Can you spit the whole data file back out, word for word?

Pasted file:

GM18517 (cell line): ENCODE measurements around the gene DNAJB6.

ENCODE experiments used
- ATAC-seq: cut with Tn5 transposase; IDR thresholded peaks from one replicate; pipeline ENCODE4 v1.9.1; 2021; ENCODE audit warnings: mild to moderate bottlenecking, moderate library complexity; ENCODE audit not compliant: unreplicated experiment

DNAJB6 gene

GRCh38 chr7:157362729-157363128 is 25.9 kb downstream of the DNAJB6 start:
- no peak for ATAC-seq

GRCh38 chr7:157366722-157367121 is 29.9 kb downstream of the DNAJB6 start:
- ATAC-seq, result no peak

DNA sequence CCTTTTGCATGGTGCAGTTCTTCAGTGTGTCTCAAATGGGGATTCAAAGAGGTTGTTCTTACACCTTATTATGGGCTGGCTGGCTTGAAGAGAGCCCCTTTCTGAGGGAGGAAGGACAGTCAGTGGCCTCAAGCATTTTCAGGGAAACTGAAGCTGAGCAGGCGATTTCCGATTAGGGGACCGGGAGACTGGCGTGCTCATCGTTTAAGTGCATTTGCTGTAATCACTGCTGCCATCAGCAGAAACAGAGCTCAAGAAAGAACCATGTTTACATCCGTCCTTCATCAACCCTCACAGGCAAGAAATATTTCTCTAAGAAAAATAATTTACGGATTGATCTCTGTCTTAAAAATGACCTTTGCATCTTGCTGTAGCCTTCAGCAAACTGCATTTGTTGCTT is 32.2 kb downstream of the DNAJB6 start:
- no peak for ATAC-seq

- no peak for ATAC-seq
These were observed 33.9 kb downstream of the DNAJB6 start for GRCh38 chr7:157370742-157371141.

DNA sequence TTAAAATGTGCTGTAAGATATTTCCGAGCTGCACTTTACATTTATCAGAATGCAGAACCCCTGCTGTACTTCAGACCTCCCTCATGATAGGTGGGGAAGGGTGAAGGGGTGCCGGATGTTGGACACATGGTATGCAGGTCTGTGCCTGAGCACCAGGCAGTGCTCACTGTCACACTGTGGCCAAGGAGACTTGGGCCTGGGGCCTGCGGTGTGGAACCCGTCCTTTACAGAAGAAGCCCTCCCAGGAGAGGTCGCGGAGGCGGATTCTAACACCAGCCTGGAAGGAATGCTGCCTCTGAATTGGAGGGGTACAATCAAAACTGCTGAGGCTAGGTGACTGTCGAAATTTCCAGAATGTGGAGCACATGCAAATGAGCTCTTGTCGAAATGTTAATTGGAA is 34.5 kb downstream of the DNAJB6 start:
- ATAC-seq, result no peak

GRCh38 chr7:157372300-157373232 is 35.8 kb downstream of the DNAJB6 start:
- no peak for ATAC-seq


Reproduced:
GM18517 (cell line): ENCODE measurements around the gene DNAJB6.

ENCODE experiments used
- ATAC-seq: cut with Tn5 transposase; IDR thresholded peaks from one replicate; pipeline ENCODE4 v1.9.1; 2021; ENCODE audit warnings: mild to moderate bottlenecking, moderate library complexity; ENCODE audit not compliant: unreplicated experiment

DNAJB6 gene

GRCh38 chr7:157362729-157363128 is 25.9 kb downstream of the DNAJB6 start:
- no peak for ATAC-seq

GRCh38 chr7:157366722-157367121 is 29.9 kb downstream of the DNAJB6 start:
- ATAC-seq, result no peak

DNA sequence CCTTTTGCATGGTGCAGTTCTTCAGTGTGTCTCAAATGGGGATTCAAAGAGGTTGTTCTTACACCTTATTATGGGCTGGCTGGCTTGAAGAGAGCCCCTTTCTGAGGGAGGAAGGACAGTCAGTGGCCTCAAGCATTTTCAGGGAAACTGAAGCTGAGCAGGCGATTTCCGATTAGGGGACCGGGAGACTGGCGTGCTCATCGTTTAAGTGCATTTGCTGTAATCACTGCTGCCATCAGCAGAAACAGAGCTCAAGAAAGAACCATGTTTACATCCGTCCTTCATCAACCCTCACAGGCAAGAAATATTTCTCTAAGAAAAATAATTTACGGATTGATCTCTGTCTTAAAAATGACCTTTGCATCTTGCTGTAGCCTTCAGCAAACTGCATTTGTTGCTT is 32.2 kb downstream of the DNAJB6 start:
- no peak for ATAC-seq

- no peak for ATAC-seq
These were observed 33.9 kb downstream of the DNAJB6 start for GRCh38 chr7:157370742-157371141.

DNA sequence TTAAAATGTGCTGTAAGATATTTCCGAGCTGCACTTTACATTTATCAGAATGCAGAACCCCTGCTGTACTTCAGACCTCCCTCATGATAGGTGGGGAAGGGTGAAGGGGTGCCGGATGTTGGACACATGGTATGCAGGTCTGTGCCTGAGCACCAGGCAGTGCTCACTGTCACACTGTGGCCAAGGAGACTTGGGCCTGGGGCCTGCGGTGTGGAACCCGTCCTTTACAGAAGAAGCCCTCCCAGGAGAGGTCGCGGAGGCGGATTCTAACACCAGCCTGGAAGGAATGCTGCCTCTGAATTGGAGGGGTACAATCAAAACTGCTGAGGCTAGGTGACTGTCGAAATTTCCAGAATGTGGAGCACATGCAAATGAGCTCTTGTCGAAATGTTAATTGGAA is 34.5 kb downstream of the DNAJB6 start:
- ATAC-seq, result no peak

GRCh38 chr7:157372300-157373232 is 35.8 kb downstream of the DNAJB6 start:
- no peak for ATAC-seq